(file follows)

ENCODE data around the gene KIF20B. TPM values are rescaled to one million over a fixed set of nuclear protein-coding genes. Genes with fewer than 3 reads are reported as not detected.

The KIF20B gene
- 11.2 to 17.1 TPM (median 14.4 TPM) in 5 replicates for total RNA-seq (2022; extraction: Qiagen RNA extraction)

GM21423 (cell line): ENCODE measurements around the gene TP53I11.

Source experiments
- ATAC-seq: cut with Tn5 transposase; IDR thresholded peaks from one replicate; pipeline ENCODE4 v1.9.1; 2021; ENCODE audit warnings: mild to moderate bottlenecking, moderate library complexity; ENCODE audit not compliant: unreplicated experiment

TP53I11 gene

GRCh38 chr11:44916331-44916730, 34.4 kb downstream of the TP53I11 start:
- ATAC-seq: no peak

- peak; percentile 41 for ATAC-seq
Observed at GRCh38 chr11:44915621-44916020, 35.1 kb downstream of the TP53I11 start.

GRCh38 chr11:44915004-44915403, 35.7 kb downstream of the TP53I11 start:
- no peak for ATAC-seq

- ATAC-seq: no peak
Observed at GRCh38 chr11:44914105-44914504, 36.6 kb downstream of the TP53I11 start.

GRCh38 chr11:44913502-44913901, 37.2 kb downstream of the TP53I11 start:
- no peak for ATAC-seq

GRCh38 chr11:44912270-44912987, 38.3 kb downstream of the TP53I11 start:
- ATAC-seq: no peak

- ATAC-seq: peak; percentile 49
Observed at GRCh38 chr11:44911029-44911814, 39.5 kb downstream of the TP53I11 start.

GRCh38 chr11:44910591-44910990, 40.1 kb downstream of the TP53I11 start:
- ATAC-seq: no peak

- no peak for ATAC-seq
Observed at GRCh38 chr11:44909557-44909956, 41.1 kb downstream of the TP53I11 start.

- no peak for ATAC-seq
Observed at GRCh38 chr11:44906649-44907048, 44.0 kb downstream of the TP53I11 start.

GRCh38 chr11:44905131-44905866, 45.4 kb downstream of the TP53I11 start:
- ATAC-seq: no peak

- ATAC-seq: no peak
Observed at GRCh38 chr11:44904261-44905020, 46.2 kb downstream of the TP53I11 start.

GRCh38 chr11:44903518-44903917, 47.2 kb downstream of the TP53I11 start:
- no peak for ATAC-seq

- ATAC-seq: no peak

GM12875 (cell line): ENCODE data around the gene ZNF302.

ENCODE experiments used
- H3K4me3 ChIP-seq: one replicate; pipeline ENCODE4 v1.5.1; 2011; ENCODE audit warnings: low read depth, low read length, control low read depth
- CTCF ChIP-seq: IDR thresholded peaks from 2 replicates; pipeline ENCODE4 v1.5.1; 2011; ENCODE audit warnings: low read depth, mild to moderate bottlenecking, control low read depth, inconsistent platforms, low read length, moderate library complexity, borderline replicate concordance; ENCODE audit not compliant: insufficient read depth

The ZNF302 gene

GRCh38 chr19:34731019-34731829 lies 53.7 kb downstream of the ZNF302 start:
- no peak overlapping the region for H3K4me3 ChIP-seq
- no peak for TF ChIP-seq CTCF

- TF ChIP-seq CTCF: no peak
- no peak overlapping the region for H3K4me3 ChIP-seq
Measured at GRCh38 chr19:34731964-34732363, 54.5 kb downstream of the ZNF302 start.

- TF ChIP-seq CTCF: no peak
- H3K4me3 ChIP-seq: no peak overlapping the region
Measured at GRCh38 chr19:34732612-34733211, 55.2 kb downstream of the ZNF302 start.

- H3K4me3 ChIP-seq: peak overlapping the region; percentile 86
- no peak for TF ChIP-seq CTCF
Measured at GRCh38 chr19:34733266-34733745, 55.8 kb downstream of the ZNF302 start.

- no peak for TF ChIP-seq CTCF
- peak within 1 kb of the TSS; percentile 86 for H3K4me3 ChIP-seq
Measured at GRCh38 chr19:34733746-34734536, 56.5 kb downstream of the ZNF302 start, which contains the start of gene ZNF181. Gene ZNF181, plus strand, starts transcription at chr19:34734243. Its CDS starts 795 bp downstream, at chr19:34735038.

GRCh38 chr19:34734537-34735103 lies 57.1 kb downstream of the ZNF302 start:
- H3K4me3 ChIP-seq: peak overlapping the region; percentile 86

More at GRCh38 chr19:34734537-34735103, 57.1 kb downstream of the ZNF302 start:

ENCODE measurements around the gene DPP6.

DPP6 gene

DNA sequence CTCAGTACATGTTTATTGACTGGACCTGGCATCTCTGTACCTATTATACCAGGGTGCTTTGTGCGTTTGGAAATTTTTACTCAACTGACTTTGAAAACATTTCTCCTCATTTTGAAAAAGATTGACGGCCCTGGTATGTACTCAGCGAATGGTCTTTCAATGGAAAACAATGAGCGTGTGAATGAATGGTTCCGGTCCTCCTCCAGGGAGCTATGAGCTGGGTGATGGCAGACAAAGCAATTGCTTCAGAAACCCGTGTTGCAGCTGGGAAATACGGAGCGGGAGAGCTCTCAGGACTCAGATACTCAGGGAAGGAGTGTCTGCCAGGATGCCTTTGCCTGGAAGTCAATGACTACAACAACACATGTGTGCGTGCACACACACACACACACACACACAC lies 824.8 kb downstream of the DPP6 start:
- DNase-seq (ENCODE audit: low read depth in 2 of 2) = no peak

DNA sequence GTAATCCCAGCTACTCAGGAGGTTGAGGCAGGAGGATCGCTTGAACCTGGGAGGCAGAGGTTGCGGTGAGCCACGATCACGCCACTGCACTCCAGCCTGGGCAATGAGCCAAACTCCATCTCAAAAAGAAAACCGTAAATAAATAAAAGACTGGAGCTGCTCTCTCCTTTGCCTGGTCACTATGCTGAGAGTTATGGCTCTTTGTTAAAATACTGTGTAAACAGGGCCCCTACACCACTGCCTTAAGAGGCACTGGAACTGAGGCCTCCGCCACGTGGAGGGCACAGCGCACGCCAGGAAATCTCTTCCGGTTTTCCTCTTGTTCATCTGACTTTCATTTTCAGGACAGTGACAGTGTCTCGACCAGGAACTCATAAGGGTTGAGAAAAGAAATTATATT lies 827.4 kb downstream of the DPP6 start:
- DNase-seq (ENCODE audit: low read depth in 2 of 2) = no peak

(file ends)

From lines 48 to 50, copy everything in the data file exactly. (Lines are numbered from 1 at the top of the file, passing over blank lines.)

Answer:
Measured at GRCh38 chr19:34732612-34733211, 55.2 kb downstream of the ZNF302 start.

- H3K4me3 ChIP-seq: peak overlapping the region; percentile 86
- no peak for TF ChIP-seq CTCF